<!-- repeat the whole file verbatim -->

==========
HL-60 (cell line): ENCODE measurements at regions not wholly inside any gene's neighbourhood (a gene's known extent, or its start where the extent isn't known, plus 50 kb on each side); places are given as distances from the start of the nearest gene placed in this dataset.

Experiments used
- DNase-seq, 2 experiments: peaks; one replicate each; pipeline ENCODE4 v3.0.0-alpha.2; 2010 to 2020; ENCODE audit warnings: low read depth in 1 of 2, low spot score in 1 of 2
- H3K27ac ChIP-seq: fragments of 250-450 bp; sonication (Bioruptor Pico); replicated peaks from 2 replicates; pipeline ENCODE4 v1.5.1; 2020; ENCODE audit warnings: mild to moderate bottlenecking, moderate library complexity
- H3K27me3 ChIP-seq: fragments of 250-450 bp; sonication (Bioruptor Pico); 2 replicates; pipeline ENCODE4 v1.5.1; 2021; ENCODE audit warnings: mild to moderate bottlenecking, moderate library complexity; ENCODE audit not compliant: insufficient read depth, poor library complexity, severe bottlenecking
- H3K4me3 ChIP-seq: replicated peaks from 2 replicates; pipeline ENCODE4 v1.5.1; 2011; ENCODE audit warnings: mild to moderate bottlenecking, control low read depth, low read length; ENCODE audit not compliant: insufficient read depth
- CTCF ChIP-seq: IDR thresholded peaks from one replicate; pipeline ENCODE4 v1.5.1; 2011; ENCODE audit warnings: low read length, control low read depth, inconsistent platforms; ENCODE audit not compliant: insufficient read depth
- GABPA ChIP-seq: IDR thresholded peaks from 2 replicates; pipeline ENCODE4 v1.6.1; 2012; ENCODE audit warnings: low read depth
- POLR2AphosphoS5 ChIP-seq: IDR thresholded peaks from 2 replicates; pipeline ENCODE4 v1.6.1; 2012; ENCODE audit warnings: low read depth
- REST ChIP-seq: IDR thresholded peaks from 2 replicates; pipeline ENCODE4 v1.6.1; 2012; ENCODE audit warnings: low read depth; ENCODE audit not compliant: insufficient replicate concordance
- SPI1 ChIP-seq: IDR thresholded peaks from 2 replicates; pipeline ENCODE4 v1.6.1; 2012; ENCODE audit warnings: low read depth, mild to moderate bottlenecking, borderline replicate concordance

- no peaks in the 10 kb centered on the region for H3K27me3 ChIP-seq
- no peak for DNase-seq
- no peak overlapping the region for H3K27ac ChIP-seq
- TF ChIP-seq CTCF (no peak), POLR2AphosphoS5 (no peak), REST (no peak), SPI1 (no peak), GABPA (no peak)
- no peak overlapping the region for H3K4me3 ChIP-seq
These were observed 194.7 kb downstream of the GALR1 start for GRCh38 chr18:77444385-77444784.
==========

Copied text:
HL-60 (cell line): ENCODE measurements at regions not wholly inside any gene's neighbourhood (a gene's known extent, or its start where the extent isn't known, plus 50 kb on each side); places are given as distances from the start of the nearest gene placed in this dataset.

Experiments used
- DNase-seq, 2 experiments: peaks; one replicate each; pipeline ENCODE4 v3.0.0-alpha.2; 2010 to 2020; ENCODE audit warnings: low read depth in 1 of 2, low spot score in 1 of 2
- H3K27ac ChIP-seq: fragments of 250-450 bp; sonication (Bioruptor Pico); replicated peaks from 2 replicates; pipeline ENCODE4 v1.5.1; 2020; ENCODE audit warnings: mild to moderate bottlenecking, moderate library complexity
- H3K27me3 ChIP-seq: fragments of 250-450 bp; sonication (Bioruptor Pico); 2 replicates; pipeline ENCODE4 v1.5.1; 2021; ENCODE audit warnings: mild to moderate bottlenecking, moderate library complexity; ENCODE audit not compliant: insufficient read depth, poor library complexity, severe bottlenecking
- H3K4me3 ChIP-seq: replicated peaks from 2 replicates; pipeline ENCODE4 v1.5.1; 2011; ENCODE audit warnings: mild to moderate bottlenecking, control low read depth, low read length; ENCODE audit not compliant: insufficient read depth
- CTCF ChIP-seq: IDR thresholded peaks from one replicate; pipeline ENCODE4 v1.5.1; 2011; ENCODE audit warnings: low read length, control low read depth, inconsistent platforms; ENCODE audit not compliant: insufficient read depth
- GABPA ChIP-seq: IDR thresholded peaks from 2 replicates; pipeline ENCODE4 v1.6.1; 2012; ENCODE audit warnings: low read depth
- POLR2AphosphoS5 ChIP-seq: IDR thresholded peaks from 2 replicates; pipeline ENCODE4 v1.6.1; 2012; ENCODE audit warnings: low read depth
- REST ChIP-seq: IDR thresholded peaks from 2 replicates; pipeline ENCODE4 v1.6.1; 2012; ENCODE audit warnings: low read depth; ENCODE audit not compliant: insufficient replicate concordance
- SPI1 ChIP-seq: IDR thresholded peaks from 2 replicates; pipeline ENCODE4 v1.6.1; 2012; ENCODE audit warnings: low read depth, mild to moderate bottlenecking, borderline replicate concordance

- no peaks in the 10 kb centered on the region for H3K27me3 ChIP-seq
- no peak for DNase-seq
- no peak overlapping the region for H3K27ac ChIP-seq
- TF ChIP-seq CTCF (no peak), POLR2AphosphoS5 (no peak), REST (no peak), SPI1 (no peak), GABPA (no peak)
- no peak overlapping the region for H3K4me3 ChIP-seq
These were observed 194.7 kb downstream of the GALR1 start for GRCh38 chr18:77444385-77444784.